Woman Against Negative Talk: What We Can All Learn From Miley
My new M.O. is officially following my heart in every single decision I make, from what I write to how I act to where I go and what I do. Life is too short for choices that don’t compel you on a soul level (especially when there’s proof that your heart has always known best. Take a few minutes and think back – you’ll find your heart was always right).
So yeah. This week’s WANT Woman spotlight is a little different.
Today’s post is about Miley Cyrus.
Last week, like most everyone else on the internet, I learned about the Happy Hippie Foundation (in case you don’t know, HHF is Miley’s new non-profit, which aims to fight injustice facing homeless youth, LGBTQ youth and other vulnerable populations. The official launch happened just last month, on May 5th, with the release of THIS video with Joan Freaking Jett.)
I don’t know her personally, but I do know a handful of people who have worked with her. And the general consensus is that Miley Cyrus is a rad human being. But there are photos; there are quotes. And after the six-degrees-of-separation that is the media, all the rest of us really know – or latch onto, at least – are images and heresay. In the good times and the bad. Around August 2013 was a “bad time.” This one’s a “good time.”
This young woman is a phenomenal example of our ability to not only make snap judgements, but change our opinions just as quickly.
What does this say about us?
Why are we so quick to judge?
Organizations like The Happy Hippie Foundation fill me with hope, and not necessarily for the reasons you’d expect. The HHF is making a difference by partnering with other organizations to ensure their mission is not only heard, but it comes to fruition. That’s AMAZING. But for me, organizations like Miley’s are proof that someone else notices. Their followers show me that people care. Celebrity philanthropists are proof that if you’re passionate enough about something, you can spin your visibility to work for something bigger than yourself. As Miley said to Ryan Seacrest after THIS, “If I’m going to be given this loud of a voice and this big of an image and this big of a platform and this huge of an opportunity to talk to young people in America right now, what am I really trying to say?”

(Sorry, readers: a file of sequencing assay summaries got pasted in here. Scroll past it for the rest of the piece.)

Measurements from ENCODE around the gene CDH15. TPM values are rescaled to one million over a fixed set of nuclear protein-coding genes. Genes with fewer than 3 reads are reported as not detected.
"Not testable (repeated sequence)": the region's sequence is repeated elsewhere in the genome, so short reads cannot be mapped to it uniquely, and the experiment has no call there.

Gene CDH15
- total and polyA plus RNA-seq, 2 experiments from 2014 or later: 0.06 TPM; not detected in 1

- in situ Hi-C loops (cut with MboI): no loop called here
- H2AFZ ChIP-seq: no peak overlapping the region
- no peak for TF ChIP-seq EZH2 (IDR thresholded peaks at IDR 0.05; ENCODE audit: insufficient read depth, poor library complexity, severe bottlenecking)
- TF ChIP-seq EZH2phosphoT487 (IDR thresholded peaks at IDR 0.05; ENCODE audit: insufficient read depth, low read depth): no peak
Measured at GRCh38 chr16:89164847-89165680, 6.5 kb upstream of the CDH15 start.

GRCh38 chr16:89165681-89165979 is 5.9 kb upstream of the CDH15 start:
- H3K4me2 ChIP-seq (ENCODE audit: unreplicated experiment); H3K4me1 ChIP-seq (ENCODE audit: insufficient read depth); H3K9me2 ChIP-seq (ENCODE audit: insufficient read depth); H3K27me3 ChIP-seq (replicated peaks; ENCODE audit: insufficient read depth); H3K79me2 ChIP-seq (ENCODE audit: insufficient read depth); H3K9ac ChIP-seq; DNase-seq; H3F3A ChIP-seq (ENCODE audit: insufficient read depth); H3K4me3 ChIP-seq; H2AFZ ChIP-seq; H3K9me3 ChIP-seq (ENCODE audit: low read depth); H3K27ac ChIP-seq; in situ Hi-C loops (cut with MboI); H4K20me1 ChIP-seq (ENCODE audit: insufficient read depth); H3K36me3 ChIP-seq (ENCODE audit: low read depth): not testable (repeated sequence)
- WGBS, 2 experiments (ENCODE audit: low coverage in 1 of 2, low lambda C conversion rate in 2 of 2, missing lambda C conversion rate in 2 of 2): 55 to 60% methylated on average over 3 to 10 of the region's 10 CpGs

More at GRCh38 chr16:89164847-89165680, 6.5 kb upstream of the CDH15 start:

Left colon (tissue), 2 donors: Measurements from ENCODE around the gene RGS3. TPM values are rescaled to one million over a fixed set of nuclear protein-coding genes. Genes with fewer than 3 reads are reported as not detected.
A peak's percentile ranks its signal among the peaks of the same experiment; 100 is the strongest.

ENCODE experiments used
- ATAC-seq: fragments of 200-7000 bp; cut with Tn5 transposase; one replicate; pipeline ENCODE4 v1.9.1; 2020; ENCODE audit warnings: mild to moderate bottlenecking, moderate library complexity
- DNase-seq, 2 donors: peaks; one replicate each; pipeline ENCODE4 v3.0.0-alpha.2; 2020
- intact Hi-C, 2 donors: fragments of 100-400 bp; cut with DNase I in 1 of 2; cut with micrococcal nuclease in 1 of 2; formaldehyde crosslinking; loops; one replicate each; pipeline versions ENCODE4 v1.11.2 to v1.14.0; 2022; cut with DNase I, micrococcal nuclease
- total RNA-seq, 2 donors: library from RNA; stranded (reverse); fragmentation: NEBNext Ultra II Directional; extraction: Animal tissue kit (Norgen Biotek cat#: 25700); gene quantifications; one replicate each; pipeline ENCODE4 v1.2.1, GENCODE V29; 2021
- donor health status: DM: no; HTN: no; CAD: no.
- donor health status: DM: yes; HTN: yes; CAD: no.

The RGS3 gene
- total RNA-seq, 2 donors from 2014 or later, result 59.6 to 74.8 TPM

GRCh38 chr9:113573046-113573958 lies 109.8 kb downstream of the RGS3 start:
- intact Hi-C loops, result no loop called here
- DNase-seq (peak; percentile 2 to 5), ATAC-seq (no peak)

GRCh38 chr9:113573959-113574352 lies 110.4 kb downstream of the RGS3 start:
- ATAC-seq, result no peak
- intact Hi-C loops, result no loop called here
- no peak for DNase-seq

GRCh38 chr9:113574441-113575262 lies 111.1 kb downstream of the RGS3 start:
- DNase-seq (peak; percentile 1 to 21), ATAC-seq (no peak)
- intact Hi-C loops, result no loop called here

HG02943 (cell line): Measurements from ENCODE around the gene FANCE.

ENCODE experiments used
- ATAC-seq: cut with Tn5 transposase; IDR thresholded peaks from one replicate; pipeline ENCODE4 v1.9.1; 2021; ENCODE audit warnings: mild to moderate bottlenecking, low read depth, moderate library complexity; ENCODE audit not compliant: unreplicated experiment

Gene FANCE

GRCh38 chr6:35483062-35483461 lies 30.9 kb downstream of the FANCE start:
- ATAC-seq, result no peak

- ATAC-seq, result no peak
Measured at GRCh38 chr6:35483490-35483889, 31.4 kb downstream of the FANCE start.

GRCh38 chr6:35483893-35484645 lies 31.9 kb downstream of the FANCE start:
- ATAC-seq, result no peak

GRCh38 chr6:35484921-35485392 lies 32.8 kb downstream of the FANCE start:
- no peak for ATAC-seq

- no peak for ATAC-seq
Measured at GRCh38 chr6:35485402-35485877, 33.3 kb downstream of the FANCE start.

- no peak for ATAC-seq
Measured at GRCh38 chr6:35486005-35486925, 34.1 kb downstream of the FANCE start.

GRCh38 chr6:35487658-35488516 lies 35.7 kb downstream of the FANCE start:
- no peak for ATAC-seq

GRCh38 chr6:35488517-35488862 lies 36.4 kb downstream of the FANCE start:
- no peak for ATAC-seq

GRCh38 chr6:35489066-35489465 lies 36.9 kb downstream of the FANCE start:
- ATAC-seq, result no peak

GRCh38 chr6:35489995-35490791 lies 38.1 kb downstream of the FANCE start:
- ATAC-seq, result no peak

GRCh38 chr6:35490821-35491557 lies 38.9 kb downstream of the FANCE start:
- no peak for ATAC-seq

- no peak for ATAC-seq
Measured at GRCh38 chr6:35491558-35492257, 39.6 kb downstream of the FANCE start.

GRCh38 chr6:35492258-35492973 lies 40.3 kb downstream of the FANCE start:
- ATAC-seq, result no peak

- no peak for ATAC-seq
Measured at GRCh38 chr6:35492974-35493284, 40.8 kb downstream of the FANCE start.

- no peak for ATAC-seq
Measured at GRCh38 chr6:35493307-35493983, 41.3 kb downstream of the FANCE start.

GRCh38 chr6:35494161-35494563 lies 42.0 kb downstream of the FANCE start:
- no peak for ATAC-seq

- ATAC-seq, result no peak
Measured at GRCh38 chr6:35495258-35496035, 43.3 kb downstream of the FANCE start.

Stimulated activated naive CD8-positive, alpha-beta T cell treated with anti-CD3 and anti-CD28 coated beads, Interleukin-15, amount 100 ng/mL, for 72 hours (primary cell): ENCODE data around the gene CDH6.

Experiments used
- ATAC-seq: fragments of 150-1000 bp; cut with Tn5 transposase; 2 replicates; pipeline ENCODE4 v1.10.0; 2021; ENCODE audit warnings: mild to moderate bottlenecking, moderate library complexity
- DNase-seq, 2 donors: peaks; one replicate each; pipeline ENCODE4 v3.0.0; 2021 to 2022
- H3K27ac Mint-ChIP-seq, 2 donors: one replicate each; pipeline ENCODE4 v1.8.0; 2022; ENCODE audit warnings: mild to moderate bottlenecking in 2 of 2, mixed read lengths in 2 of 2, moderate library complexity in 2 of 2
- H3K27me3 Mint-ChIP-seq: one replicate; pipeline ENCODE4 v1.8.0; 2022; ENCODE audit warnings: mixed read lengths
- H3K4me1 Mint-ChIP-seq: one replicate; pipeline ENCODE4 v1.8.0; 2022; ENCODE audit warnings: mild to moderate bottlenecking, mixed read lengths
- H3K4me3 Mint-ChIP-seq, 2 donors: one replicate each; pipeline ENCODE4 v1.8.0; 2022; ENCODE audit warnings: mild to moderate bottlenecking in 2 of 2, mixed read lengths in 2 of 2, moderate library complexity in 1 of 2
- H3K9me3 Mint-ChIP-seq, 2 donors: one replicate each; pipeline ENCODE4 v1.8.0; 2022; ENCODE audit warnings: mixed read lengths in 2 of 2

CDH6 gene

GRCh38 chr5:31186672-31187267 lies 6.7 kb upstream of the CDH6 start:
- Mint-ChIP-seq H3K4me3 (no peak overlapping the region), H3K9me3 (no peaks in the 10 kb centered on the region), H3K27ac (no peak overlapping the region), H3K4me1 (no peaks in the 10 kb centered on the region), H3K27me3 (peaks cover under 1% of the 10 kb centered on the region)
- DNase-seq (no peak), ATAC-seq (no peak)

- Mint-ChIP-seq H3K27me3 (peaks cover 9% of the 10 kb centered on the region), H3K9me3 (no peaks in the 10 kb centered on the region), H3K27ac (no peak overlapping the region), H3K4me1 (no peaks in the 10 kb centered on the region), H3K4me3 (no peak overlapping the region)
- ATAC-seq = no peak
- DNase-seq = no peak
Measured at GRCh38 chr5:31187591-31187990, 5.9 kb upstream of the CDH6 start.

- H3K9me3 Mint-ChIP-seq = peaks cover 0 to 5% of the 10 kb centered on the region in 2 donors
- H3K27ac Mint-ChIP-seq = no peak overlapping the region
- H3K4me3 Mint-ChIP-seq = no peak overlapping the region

Two things come to mind when I think about Miley’s phenomenal new non-prof:
DON’T JUDGE A BOOK BY ITS COVER. As a pop-culture entrenched society, we prooobably wouldn’t expect that starting a non-profit aimed at helping some of our nation’s least fortunate youth would be Miley’s next move – but it is – so what does this say about us? It says that we’re not digging deep enough from the get-go. It says that we take snapshots of life as truth, and we equate a decision or photo or story with all kinds of assumptions we believe fit the part.
This is a young woman with an enormous heart and passion to give to something greater than herself. Why is it that some can’t get over the superficial, brand-related images or decisions just because they’re not necessarily images or decisions we’d choose to make? Isn’t it our hearts that matter most?
This judgement doesn’t stop with celebrities, obviously – it infiltrates our lives. We snapshot-judge each other like wild, especially as women. Arms too thin? She must have an eating disorder. Waist size too large? She must eat a lot of fast food. Waitress? She must not want to “live up to her potential” or even have potential at all. The way we infer from the exterior view is like choosing a hotel to stay in based on the doormat. How about the bedding, the amenities, the hospitality, the comfort?
EMPATHY FOR PRESIDENT. This part of the HHF Manifesto really struck a chord with me: “We know that the people sleeping on the sidewalk could have been us or our closest friends if our lives were just a little bit different. And the people we see sleeping on the sidewalk COULD be our friends if we gave them the chance.”
At the beginning of this year, I had the honor of being a mentor for a program run by Chrysalis, a local organization that helps empower those down on their luck by finding them employment. The program, aimed specifically at women, changed my life and changed the way I look at the people lingering down my street. I met girls who hand’t even hit their 20s yet and women who were well over “retirement” age. Some had homes. Some had families. Some were living on the street or out of their cars. I bonded with a few of the women on a pretty deep level. Once the program ended and they all graduated, it was I-kid-you-not like seeing a whole different set of women than two months prior. The difference in confidence and authentic expression was unbelievable.
One of the biggest takeaways I walked away with? We really are ALL the same. We all want to connect, we all want to love and be loved, we all want a sense of feeling safe being ourselves. Everyone has a unique voice and truth to add to the world, regardless of background, religion, race, “social status” or life experience. We are all so worthwhile. Sometimes people need a reminder of that.